Gandhi made an appeal, calling for “Global altruism” and the need for NRIs to pitch in and help their motherland. He reminded them that no matter how far they had come, both in terms of distance and knowledge, they were essentially Indians – a people who ate with their hands and spoke from their hearts.

Varun Gandhi was described in glowing terms by the next speaker at the gala, Dr. Najma Heptullah, veteran Indian parliamentarian and former Deputy Chairperson of the Rajya Sabha. Dr. Heptullah, who explained that her family has known Varun Gandhi’s family for four generations, stressed in her speech today that “India’s future looks very bright with dynamic leaders like Mr.Varun Gandhi on the horizon.”

Gandhi, 29, the first Indian parliamentarian to be called to this prestigious annual gala, has been recently elected as a member of the Lok Sabha with an unprecedented victory margin of nearly 281,501 votes in his maiden election campaign from Pilibhit constituency.

Varun Gandhi is the great-grandson of the late Jawaharlal Nehru, who was India’s first Prime Minister of India, and his grand-mother is the late Indira Gandhi, a popular Indian Prime Minister who ruled India for 15 years. He is the son of the late Sanjay Gandhi and Maneka Gandhi, an Indian parliamentarian and animal rights activist.

Varun Gandhi is a Law & Economics graduate from the London School of Economics and a post graduate in Public Policy from the University of London.

A prolific and precocious reader with excellent literary taste, he has authored his own volume of poetry titled “The Otherness of Self” besides a variety of articles on issues of National Security and External Affairs.

Quotes

5 Quotes from Varun Gandhi’s speech in Houston:

  • “India had a great opportunity six decades ago, at the time of Independence. Yet, we chose the wrong path, though with good intentions. We chose outdated ideologies then. The world chose capitalism, but we chose discarded models like socialism. It weakened our democracy and only created factions. Today, when consumption-driven economic growth is under a big question mark, we seem set on following this model “.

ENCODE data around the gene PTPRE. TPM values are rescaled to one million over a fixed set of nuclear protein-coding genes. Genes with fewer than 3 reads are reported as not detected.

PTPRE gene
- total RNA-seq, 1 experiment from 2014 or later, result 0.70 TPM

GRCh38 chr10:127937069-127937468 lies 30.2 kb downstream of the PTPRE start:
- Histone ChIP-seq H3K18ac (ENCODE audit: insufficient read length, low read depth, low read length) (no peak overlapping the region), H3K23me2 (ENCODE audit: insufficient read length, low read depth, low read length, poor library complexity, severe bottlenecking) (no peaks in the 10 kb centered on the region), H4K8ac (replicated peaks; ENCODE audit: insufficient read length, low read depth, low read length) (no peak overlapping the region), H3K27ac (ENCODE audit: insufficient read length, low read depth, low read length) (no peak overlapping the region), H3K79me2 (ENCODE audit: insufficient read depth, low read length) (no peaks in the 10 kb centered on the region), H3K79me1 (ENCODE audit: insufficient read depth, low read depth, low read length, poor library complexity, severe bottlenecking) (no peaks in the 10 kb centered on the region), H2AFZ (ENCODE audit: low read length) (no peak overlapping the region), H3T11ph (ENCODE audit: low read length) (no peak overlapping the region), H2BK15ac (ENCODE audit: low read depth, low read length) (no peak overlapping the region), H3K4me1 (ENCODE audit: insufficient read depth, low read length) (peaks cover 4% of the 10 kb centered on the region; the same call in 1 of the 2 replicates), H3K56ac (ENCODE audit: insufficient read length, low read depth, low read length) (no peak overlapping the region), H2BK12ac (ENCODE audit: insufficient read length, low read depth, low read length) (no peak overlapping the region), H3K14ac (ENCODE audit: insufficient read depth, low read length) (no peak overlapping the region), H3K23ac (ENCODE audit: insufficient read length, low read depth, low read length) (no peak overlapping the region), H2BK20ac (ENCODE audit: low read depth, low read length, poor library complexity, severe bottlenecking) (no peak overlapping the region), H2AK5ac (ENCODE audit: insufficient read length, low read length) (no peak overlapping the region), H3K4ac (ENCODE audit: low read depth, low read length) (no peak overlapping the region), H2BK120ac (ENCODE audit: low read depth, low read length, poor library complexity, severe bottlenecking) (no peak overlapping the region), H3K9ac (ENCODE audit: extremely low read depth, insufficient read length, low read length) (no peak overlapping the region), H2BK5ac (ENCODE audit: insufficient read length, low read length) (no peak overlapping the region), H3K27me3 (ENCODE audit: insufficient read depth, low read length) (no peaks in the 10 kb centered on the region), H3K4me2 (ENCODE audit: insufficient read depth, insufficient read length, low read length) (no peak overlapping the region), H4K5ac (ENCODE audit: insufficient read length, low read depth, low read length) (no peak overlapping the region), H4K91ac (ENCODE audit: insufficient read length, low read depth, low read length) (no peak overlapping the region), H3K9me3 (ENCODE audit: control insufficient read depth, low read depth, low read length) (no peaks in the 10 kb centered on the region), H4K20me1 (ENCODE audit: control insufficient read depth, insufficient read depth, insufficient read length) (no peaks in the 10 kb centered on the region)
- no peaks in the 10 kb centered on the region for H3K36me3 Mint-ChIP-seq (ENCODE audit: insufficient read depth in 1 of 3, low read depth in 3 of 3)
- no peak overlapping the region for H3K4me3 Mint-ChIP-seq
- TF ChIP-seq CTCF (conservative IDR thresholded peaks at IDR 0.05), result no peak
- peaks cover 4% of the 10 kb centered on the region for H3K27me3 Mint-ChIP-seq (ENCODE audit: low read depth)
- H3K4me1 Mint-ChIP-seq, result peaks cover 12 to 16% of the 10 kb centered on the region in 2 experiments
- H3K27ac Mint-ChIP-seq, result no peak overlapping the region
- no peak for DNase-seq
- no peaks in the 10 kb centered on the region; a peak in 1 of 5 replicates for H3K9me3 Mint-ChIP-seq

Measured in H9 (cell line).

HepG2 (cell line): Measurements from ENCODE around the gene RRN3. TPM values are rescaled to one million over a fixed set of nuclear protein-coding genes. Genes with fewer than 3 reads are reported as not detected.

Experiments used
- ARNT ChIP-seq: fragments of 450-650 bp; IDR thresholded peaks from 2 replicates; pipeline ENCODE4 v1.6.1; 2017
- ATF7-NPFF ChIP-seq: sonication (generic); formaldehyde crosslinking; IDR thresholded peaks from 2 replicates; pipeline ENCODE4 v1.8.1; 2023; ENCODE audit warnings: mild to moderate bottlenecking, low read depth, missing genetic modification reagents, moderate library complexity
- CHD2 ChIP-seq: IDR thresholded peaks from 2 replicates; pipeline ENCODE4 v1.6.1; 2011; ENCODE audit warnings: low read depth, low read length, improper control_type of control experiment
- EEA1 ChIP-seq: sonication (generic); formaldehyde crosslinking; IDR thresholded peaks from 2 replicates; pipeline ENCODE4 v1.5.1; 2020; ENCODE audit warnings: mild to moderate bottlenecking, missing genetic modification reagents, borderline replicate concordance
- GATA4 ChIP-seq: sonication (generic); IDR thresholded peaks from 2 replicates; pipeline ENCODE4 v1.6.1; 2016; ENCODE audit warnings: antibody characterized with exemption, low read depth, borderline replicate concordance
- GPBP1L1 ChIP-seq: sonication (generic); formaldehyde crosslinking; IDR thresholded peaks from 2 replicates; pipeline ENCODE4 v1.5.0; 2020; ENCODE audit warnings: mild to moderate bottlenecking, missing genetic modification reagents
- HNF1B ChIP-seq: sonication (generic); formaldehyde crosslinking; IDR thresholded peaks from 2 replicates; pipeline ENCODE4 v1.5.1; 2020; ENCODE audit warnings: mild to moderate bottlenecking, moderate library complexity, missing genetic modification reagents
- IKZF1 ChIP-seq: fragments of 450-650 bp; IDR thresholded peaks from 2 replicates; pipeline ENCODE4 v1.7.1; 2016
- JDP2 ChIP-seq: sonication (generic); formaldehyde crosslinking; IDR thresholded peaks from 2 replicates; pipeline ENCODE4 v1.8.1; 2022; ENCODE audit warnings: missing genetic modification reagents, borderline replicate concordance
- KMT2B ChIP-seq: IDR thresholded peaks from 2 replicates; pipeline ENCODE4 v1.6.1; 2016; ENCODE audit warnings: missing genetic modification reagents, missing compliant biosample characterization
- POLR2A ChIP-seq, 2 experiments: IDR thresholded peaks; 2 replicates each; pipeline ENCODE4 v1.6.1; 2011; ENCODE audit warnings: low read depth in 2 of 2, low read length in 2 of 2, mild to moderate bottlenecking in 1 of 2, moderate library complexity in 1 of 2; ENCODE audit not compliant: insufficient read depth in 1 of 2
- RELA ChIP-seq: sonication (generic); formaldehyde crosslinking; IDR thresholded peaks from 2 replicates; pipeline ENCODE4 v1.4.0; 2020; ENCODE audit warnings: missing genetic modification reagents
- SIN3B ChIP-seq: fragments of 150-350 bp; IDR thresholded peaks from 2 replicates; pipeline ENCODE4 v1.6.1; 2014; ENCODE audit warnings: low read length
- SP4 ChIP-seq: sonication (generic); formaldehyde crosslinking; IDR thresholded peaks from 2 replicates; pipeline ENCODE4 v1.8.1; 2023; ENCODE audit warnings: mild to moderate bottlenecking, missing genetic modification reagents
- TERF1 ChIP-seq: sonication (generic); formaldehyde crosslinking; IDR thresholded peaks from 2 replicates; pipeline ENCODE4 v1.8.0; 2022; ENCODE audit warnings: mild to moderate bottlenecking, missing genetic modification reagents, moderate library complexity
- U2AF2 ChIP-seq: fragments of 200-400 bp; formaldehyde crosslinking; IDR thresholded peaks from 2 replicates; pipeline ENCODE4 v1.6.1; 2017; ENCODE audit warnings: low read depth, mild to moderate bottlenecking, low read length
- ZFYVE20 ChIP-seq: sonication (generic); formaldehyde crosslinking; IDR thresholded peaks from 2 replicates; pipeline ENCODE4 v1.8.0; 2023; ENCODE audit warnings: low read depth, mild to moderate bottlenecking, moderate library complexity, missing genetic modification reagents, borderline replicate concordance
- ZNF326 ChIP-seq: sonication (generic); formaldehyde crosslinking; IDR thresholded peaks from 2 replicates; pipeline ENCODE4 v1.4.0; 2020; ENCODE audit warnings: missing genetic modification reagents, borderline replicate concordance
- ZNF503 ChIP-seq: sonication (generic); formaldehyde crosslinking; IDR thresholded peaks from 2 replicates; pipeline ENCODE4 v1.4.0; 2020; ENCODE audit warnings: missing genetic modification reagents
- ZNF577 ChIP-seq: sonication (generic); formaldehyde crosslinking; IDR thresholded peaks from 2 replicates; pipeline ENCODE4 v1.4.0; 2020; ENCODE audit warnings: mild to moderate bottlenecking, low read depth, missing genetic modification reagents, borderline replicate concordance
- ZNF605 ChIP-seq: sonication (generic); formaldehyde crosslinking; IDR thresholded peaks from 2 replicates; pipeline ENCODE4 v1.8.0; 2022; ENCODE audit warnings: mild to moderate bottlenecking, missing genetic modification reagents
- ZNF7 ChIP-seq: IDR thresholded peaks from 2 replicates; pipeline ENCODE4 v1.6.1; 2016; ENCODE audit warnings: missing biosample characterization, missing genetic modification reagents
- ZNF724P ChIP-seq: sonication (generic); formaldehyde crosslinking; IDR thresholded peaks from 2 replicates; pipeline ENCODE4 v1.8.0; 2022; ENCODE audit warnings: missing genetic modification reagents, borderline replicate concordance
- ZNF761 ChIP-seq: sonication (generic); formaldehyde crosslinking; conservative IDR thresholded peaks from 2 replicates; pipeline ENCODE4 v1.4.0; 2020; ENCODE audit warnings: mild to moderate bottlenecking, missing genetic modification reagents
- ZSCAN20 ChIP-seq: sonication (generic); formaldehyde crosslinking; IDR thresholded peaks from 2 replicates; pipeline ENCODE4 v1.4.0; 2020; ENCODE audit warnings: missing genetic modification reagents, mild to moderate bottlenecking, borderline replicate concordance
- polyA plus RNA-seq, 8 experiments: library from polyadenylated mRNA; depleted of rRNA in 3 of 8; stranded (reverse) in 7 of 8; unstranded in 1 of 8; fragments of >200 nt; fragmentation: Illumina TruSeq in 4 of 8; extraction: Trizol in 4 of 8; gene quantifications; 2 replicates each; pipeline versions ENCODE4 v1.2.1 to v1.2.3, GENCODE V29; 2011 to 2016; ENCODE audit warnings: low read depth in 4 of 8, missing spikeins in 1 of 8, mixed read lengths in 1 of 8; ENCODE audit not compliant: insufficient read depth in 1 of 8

• “You left the country in search of a dream. I want India to be that dream. India will be the world’s next super power and the next century is India’s century,” he told the Non Resident Indians.
  • Varun Gandhi clarified that he was scrutinising, not criticising the system, because he loved India and suggested that we swiftly correct our course. “Poverty is still a problem. Forty years ago, we spoke of ‘Garibi Hatao’ (Remove poverty). But we are still in the same situation. The super rich get richer. A tiny percentage of the population owns 37 per cent of India’s riches. Four Indians own 16 percent of the GDP. The poor get poorer,” he rued.
  • “Poverty is not inevitable or incurable. It is only a symptom of a deeper malaise. There is a lack of big ideas to cope with the problems of 1.2 billion people.”
  • He also criticised the education system in India, saying, “Officially, 70 lakh children are outside the school system. Out of the 13 crore children in primary schools, 50 per cent drop out. The education imparted in government schools is outdated. Only two per cent of students get trained for some kind of work, while that figure is as high as 96 per cent in Korea and 80 per cent in Japan. No schools or colleges teach anything about environmental issues”.